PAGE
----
>
6:42 pm - Thursday December 14, 2017

Does Museveni vacate like Zenawi or Gaddafi? [kiflu Hussain]

Kiflu Hussain.1Coincidentally both my first country of asylum, Uganda, and my second, United States are in an election fever. Yet, there is a world apart difference between the two elections just like the geography that set them apart in different corners of the world. To start from the trifle; the Ugandan “election” has climaxed to “choose” the next president in less than 48 hours. The US, however, is still in the primaries. Hence, the two traditionally contending parties, the Republican, and the Democrat are slugging it out internally to field their flag-bearer for November 8, 2016.

Unfortunately, the trifle difference ends there and turns into a serious or rather grave difference. The first simple but profound difference; Obama, the current US president for the last seven years cannot run again despite being sure that he is “a pretty good president,” who could have won, if he ran. But he can’t, like he emphasized to the African strongmen in Addis Ababa in July 2015. On the contrary, the incumbent in Uganda who is counting three decades in power is a law unto himself who can change the “rules in the middle of the game.”

Thus, Yoweri Kaguta Museveni by “sprinkling election” every five year as per Obama’s observation in his previous historic remark in Accra, has made sure that the democracy in Uganda is “in name only but not in substance.”

Events unfolding in the two countries that are different as day and night further testifies to this. In a truly democratic election such as the United States, you don’t get to choose mediators to debate with a contender. Either you appear for the debate or fail to show up like Donald Trump did on account of a lady from Fox network. As a result Trump lost the primary in Iowa. No such risk for Museveni, even though, he refused and went to the extent of banning the mediation role of the renowned journalist Shaka Ssali of Voice of America. Shaka, a Ugandan American as well, was even denied access to participate as an audience at Serena Hotel.

While Museveni roams all over Uganda at any time of the day and night to bamboozle the public against the Electoral Commission’s guideline that prohibits campaigning after 6:00P.M, he jails, Dr. Kizza Besigye, his longtime adversary, for accessing public place during the day. Despite the playing field so skewed in favor of the incumbent and so stacked against his adversaries who are overcrowded and unable or reluctant to field a joint candidate, Museveni still goes extra mile and employs more dirty trick.

An unconfirmed report even had it that ballot papers supposed to fly directly to Entebbe from Johannesburg landed first in Kigali to ensure Museveni’s retention of power by stuffing ballot boxes, if the need arises later. Though, this was denied by Rwandan Civil Aviation that the plane belonging to Ethiopian Airlines had made no such stop over, none offered a plausible explanation as to why its arrival delayed by three to five hours except blaming it on South African weather. Nothing’s been heard from South Africa too about such weather phenomenon that delayed the particular flight. Nor anyone bothered to follow up the story with Ethiopian Airlines crews anonymously. After all, the strongmen in the region have a history of complicity to entrench dictatorship from the Great Lakes to the Horn of Africa by abusing state apparatuses and by flexing state muscle on public and private businesses. In May 2011, Kenya Airways barred Besigye from boarding a flight to Uganda lest he spoils Museveni’s coronation in the wake of another unsavory election. Therefore, the alleged story of the diverted flight of Ethiopian Airlines carrying ballot papers ought to have been brought to its unequivocal conclusion.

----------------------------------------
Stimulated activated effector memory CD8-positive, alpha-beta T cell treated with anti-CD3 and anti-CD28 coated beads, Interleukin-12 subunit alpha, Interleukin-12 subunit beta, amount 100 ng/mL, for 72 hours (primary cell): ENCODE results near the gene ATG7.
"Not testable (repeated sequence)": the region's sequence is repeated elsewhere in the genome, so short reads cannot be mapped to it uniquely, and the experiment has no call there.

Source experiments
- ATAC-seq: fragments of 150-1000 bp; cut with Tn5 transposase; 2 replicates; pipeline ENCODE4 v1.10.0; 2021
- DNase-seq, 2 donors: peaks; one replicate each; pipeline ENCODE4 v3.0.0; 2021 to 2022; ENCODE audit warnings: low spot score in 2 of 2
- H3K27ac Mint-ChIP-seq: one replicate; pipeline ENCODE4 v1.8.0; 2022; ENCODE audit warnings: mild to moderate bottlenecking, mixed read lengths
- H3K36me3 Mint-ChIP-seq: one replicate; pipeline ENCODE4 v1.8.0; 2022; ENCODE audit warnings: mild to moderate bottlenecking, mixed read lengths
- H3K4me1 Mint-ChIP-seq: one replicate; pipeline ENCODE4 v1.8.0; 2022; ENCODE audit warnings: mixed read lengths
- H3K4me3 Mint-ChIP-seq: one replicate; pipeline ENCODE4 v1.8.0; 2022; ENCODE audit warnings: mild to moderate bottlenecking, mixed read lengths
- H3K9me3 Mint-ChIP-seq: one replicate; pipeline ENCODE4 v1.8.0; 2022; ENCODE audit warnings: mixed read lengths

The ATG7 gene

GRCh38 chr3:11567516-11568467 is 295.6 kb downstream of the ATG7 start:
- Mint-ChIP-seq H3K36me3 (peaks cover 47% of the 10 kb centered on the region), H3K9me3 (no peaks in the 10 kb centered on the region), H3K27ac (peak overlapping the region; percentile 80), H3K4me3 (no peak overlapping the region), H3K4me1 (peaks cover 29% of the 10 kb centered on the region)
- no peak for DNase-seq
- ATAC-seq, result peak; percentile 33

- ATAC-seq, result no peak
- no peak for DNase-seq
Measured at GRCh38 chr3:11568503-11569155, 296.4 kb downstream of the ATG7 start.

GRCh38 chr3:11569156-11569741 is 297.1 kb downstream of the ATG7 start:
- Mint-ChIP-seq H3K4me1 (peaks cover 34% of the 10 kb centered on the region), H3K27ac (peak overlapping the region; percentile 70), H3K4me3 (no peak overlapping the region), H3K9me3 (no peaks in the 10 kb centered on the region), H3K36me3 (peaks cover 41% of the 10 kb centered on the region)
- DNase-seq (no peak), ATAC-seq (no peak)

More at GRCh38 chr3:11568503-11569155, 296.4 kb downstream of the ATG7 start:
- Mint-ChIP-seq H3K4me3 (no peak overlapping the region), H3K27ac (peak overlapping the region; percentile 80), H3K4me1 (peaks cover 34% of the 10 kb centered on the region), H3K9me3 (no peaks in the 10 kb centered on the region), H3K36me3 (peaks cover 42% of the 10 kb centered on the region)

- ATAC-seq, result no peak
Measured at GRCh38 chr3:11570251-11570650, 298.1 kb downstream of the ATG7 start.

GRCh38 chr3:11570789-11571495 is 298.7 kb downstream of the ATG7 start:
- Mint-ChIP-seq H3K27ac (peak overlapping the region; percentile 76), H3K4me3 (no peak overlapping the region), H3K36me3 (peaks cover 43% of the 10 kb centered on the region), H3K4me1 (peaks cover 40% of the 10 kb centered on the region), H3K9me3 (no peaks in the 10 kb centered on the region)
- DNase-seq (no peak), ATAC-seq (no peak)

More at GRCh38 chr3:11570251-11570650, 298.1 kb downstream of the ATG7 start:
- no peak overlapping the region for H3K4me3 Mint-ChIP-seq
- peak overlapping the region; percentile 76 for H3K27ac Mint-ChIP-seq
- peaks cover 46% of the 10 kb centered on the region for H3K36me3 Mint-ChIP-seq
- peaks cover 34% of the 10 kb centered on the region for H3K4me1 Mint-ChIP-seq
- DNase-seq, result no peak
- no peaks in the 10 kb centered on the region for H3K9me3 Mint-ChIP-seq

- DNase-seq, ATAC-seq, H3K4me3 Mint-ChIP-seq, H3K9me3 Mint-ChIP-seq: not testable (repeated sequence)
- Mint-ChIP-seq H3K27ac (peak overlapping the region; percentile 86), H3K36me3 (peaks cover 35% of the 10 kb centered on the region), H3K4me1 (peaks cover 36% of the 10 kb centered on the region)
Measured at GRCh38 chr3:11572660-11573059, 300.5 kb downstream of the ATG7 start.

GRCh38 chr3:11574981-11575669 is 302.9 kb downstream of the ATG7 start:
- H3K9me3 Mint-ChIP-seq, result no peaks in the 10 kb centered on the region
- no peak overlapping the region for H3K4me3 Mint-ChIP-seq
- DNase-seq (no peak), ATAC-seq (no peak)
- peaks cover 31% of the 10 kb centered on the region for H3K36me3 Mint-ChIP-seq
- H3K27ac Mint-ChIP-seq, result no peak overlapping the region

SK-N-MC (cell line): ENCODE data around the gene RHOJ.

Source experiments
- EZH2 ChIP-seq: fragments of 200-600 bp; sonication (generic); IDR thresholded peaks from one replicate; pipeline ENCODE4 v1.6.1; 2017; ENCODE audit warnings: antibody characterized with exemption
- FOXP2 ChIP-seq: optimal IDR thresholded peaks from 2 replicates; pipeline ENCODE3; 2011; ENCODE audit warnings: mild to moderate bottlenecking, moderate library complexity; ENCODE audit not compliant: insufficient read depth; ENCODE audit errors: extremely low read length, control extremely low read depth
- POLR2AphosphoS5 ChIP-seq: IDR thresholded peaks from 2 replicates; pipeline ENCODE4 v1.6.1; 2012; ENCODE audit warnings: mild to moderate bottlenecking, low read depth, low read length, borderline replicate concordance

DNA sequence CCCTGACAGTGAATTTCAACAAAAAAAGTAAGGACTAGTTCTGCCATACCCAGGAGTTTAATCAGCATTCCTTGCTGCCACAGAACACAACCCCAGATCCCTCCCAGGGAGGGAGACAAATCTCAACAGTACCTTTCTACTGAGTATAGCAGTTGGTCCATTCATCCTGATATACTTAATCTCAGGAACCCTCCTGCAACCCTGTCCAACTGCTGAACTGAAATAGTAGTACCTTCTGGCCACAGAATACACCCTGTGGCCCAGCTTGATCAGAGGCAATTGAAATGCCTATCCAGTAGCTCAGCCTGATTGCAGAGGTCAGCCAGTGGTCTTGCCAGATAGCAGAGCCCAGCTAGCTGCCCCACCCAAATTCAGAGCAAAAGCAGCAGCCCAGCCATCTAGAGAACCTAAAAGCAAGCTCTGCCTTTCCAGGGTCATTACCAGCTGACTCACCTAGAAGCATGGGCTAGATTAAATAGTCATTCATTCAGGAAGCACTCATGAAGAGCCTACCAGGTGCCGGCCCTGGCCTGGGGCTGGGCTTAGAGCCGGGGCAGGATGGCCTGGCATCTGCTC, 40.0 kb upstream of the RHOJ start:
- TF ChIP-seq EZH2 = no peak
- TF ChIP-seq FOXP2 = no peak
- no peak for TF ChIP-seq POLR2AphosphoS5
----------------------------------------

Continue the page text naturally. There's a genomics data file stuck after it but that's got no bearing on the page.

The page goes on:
At any rate, one would be sweetly surprised if Museveni is to lose this “election” against the backdrop of all these chicanery. But one has to be realistic and ask the inevitable question as to whether Museveni vacates the State House through the removal of nature like his friend the late Meles Zenawi of Ethiopia. Or like his other “revolutionary” friend Muammar Qaddafi of Libya who was removed brutally and inhumanely. Since Uganda was my refuge for seven years before I came to the United States; and since Museveni’s regime has been kind enough to grant me asylum and accord me protection; and since I consider Museveni a “benevolent dictator” like Emperor Haile Selassie, I wish him no harm. Unfortunately, the dynamics of history against dictators whether “benevolent or ruthless” is unpredictable and often brutally vindictive.

Email: kiflu.hussain08@gmail.com

Twitter: @Hussainkiflu

Filed in: Articles & Opinions